Last week news hit that a cat, the regular Felix Domestica kind, fell from a 19-storey window in Boston but miraculously survived. Now everyone has heard of how cats fall from heights that would nearly always kill human beings and still survive, landing on their feet. And though Sugar did not land on its feet, bruising its chest, the cat survived an otherwise fatal fall.
While it may be assumed that Sugar survived thanks to all its nine lives (eight as a matter of fact), there is a scientific explanation for all this. One, scientists say, is a natural consequence of evolutionary biology and physiology as Virginia Tech university biochemist Jake Socha says, "This recent story isn't much of a surprise. We do know that animals exhibit this behaviour, and there have been lots of records of these cats surviving."
Of course getting off scot free isn’t always the case, as statistics from a 1987 study showed that of 132 cats brought to a New York City emergency veterinary clinic for treatment for falls from high-rises, 90 percent of the cats survived with 37 percent requiring emergency treatment.
Apparently, this luck of the Irish that cats have owes to a primordial fact is exhibited by many of the domestic cat’s cousins such as cheetahs. When not chasing down a gazelle on the African savannah, cheetahs are often found lounging around in trees and this is because most cats are arboreal, or tree living and domestic cats still retain this as well as many of the adaptations for such living. This includes having a larger surface area in comparison to its weight, giving it an almost ‘parachute’ trait, which allows it to reach its terminal velocity, or the constant speed at which a body falls, a lot slower than heavier objects.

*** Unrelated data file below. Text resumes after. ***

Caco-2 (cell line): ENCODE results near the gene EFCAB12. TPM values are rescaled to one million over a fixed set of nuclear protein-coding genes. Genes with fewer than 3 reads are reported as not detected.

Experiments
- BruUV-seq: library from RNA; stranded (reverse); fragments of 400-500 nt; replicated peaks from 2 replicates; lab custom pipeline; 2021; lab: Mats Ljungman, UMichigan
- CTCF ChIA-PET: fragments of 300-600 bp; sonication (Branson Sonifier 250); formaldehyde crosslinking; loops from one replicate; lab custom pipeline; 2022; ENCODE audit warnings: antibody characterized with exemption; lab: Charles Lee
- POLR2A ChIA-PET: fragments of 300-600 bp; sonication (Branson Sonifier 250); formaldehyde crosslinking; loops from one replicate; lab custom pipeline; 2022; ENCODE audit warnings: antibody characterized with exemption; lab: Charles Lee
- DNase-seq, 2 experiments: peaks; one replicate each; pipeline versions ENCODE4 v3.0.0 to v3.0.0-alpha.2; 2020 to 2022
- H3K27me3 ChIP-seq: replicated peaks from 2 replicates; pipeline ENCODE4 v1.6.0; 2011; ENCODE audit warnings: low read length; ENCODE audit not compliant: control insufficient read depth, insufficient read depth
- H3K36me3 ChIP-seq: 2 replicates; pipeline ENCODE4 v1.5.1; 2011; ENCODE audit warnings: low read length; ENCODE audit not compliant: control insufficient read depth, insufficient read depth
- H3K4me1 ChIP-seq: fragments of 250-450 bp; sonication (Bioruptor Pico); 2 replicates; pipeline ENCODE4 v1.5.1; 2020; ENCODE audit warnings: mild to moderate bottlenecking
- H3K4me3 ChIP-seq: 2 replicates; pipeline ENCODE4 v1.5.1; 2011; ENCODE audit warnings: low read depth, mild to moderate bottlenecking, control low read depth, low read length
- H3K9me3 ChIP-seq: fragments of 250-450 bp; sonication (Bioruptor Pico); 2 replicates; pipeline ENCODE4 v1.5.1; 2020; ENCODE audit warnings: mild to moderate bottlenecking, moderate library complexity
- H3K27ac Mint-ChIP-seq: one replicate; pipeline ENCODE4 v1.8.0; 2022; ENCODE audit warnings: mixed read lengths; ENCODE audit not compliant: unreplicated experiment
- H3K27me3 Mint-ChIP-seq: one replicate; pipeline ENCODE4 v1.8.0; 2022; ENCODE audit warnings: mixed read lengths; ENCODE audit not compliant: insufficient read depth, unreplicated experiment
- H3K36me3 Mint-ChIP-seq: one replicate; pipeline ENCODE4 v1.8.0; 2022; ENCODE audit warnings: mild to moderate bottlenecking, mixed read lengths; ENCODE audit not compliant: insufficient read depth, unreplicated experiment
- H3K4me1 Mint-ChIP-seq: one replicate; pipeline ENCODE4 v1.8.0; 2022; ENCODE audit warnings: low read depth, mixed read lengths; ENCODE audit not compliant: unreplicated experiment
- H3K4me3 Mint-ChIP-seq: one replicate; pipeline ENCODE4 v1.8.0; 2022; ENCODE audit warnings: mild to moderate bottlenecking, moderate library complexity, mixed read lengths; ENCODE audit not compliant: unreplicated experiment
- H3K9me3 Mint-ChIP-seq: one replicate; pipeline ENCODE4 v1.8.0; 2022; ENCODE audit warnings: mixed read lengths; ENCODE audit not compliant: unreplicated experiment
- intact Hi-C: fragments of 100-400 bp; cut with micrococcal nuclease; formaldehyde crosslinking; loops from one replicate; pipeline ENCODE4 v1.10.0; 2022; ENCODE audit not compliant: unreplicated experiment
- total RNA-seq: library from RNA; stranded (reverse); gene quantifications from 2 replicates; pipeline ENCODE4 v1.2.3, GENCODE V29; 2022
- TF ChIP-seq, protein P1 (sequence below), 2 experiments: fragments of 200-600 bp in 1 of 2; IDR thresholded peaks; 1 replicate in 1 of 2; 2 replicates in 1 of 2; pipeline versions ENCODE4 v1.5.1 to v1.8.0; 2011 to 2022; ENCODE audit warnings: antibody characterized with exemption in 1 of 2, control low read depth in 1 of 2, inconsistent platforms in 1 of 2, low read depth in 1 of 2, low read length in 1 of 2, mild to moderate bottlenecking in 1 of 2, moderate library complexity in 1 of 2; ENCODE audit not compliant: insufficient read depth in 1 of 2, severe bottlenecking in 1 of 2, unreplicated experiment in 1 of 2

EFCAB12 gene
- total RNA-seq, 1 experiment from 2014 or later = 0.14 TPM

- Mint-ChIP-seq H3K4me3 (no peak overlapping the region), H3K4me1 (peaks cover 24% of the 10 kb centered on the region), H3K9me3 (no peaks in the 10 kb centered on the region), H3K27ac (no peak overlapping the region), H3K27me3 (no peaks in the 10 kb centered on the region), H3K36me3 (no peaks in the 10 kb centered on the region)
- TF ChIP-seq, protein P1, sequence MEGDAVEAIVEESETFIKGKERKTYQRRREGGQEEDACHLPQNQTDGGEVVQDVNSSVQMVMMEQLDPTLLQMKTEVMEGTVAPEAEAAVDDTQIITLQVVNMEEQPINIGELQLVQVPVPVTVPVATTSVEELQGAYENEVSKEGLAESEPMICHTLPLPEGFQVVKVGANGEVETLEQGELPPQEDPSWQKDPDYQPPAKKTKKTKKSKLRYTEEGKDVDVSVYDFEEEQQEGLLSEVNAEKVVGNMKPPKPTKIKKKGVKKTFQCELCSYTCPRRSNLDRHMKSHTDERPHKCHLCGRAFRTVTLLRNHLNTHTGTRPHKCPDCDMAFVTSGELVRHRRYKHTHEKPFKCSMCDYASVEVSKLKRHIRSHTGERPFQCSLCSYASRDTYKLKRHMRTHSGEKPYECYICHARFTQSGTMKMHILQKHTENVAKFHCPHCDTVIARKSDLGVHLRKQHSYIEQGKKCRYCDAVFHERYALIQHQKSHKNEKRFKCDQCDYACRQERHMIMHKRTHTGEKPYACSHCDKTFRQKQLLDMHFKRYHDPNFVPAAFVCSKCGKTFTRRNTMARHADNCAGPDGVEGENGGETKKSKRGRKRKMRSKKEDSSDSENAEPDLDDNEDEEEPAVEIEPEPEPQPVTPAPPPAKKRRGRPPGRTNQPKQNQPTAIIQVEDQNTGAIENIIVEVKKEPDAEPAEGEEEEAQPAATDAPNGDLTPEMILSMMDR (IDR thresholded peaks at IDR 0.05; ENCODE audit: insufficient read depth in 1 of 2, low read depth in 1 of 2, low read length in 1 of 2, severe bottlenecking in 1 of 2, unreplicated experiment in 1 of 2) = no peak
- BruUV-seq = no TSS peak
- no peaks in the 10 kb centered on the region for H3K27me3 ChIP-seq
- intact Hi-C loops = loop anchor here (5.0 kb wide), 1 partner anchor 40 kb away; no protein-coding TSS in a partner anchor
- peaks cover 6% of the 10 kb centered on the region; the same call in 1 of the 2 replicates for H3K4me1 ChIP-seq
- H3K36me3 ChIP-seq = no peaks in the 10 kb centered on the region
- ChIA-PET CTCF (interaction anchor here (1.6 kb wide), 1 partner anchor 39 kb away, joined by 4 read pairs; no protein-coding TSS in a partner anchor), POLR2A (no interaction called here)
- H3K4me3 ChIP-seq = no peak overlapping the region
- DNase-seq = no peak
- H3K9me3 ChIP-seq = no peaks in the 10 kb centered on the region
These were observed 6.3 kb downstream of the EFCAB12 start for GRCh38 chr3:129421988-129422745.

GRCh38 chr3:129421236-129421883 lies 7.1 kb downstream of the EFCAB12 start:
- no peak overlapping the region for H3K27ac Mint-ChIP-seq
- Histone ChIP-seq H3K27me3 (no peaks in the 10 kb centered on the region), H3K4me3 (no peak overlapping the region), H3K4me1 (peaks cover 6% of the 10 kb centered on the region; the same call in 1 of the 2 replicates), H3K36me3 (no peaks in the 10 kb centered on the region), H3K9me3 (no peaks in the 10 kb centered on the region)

Dr. Socha adds, "Being able to survive falls is a critical thing for animals that live in trees, and cats are one of them. The domestic cat still contains whatever suite of adaptations they have that have enable cats to be good up in trees."
On top of this, cats also are able to correct themselves in freefall with their tails, making sure they land on their feet. Robert Dudley, a biologist at the animal flight laboratory at the University of California – Berkeley, explains, "Everything that lives in trees has what we call an aerial righting reflex.” Cats are also able to splay their legs - which further adds to the parachute effect and their legs are also quite muscular and act as shock absorbers.
Scientists add that even with such physiological advantages, not all cats can be this lucky, as sometimes domestic cats tend to be sedentary and overweight, inhibiting their natural gifts.